So what does Hygge mean?
Hygge here, Hygge there. At the moment, the Danish phenomenon is everywhere – in magazines, blogs, books. And suddenly everybody wants just one thing: to live Hygge themselves. But what’s actually at the core of this elusive term?
When it comes to the pronunciation of the Danish term, opinions differ sharply. Hooga? Hhyooguh? Or rather Heurgh? It actually doesn’t matter if you pronounce Hygge correctly or not. As one of the most important philosophers of our time, Winnie the Pooh, would say:
„You don’t have to say it. You have to feel it.“
Hygge is the feeling of belonging somewhere
The pronunciation isn’t the hardest part when it comes to Hygge.The real problem is defining the term. Many have tried, but a truly fitting definition has yet to be found.Hygge is less about material things, than a certain feeling, experience, or even atmosphere. Hygge means being with the people one loves. Hygge means comfort and well-being, safety and open-mindedness. In principle, Hygge means to feel at home.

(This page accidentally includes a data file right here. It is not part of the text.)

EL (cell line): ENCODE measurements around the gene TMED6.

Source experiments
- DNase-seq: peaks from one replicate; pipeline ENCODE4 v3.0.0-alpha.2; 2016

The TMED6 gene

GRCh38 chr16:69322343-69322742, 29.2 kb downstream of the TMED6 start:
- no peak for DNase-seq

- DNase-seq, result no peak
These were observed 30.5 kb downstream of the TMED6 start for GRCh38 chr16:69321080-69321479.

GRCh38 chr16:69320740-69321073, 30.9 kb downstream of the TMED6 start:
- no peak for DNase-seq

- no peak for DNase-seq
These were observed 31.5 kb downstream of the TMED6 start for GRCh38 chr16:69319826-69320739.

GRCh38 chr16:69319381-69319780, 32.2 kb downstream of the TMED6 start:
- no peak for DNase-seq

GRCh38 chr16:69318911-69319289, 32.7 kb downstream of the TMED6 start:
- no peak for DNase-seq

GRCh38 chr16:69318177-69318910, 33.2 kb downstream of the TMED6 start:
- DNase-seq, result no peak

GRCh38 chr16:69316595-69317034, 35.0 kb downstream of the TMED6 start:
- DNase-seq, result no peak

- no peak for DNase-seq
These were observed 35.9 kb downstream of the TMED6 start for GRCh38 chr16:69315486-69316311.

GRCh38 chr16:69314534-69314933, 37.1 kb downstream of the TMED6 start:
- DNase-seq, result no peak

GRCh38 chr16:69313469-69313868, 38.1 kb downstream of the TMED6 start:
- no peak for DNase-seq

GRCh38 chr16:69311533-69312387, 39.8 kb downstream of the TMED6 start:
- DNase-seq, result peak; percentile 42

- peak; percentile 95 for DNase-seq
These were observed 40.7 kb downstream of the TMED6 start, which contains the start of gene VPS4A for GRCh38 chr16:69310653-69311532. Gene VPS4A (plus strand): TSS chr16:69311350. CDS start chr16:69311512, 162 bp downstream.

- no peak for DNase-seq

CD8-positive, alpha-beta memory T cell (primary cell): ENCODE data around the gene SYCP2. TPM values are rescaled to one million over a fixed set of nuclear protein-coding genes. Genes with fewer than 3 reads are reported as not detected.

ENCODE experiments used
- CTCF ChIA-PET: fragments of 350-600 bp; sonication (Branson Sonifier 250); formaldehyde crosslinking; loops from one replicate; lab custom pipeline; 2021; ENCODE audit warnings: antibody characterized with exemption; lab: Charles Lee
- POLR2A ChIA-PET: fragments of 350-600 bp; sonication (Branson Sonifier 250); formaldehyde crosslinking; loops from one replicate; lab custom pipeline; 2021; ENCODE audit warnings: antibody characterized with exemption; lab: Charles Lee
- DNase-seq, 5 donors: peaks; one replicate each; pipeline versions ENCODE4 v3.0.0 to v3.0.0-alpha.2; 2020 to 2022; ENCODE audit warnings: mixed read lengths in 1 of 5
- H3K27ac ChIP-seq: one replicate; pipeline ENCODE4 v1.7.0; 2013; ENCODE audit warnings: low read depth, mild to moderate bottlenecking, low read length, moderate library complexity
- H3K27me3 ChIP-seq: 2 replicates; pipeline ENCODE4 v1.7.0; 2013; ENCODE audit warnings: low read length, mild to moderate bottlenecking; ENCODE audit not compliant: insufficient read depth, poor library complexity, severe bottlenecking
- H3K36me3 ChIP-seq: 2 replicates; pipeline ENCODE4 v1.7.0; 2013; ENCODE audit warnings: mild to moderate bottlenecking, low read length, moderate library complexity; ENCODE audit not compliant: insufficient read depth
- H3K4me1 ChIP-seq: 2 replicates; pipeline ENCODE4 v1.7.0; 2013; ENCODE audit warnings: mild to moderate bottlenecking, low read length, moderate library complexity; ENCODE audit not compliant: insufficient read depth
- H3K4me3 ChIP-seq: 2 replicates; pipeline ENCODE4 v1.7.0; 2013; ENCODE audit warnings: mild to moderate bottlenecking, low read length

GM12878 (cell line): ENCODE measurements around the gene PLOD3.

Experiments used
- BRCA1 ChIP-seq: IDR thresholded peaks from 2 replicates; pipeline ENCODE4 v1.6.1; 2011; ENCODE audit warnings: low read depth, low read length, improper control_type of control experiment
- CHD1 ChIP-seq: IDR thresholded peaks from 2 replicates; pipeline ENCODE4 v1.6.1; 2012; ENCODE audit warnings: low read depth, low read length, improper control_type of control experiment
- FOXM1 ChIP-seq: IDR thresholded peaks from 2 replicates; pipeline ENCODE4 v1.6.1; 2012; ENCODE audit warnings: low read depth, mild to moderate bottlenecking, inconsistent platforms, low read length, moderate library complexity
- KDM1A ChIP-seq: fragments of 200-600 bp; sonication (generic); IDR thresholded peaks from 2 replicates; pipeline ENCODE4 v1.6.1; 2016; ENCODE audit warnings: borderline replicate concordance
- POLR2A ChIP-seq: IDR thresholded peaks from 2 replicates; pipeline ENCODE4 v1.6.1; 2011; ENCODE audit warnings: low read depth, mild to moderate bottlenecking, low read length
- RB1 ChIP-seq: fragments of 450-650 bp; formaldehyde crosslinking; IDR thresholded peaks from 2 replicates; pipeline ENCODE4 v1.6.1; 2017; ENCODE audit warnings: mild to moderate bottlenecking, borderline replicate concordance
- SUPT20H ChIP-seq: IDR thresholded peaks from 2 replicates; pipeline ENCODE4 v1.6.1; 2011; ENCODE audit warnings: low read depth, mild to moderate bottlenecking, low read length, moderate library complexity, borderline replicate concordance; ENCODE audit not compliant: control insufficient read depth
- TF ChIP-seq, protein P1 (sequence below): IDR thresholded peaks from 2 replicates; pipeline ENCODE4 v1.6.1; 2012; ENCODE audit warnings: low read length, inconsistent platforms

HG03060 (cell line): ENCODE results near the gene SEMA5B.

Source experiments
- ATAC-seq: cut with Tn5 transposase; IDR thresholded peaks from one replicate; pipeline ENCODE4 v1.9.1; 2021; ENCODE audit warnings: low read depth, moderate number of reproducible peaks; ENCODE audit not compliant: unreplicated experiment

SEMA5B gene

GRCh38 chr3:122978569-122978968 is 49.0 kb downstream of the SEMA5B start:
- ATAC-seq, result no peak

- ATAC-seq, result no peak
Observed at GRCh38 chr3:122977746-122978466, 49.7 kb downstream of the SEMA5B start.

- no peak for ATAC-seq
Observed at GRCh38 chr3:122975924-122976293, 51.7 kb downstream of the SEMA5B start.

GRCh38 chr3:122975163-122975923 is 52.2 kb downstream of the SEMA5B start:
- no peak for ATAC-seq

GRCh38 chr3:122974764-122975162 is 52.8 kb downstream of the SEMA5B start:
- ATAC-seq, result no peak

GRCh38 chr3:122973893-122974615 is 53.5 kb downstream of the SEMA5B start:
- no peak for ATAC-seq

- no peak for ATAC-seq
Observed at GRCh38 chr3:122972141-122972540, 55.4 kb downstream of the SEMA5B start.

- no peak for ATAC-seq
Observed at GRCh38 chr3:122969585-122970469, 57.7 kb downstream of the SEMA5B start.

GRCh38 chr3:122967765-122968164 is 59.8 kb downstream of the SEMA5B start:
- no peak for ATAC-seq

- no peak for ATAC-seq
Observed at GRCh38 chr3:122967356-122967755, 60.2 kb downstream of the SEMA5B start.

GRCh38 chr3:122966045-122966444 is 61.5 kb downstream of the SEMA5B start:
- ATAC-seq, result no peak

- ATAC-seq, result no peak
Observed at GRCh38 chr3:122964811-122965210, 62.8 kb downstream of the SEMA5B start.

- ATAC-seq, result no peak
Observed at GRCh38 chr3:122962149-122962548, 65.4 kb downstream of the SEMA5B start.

Hygge can be felt when eating dinner with family and talking across the table to one another. Hygge can be felt when talking for hours to your best friend about the big and small things in life. But Hygge can also be felt on cool autumn days, sitting at the window alone with a cup of tea, watching the leaves fall from the trees.
Denmark is considered one of the happiest countries in the world and this is often correlated with the Danes’ aspirations for Hygge. Although there is ultimately no secret recipe for Hygge per se, a few pointers can help get you started.
Hygge is warmth and well-being
At the top of the list is light. The Danes are almost obsessed with the perfect lighting. According to a Danish study, more than half of the population lights at least one, if not several candles every day during autumn and winter. The Danes are ready to spend tons of money on the right lamp and can walk for hours through the streets looking for restaurants with the perfect light. The lower the temperature of the light, the more hygge it is. Scientists attribute the continual pursuit of optimal lighting to a lack of contact with daylight in the winter months. From October to March, Denmark has little more to offer than coldness and darkness. This also explains why Hygge is so important in Denmark. Hygge counteracts the cold winter, rainy autumn days and darkness.
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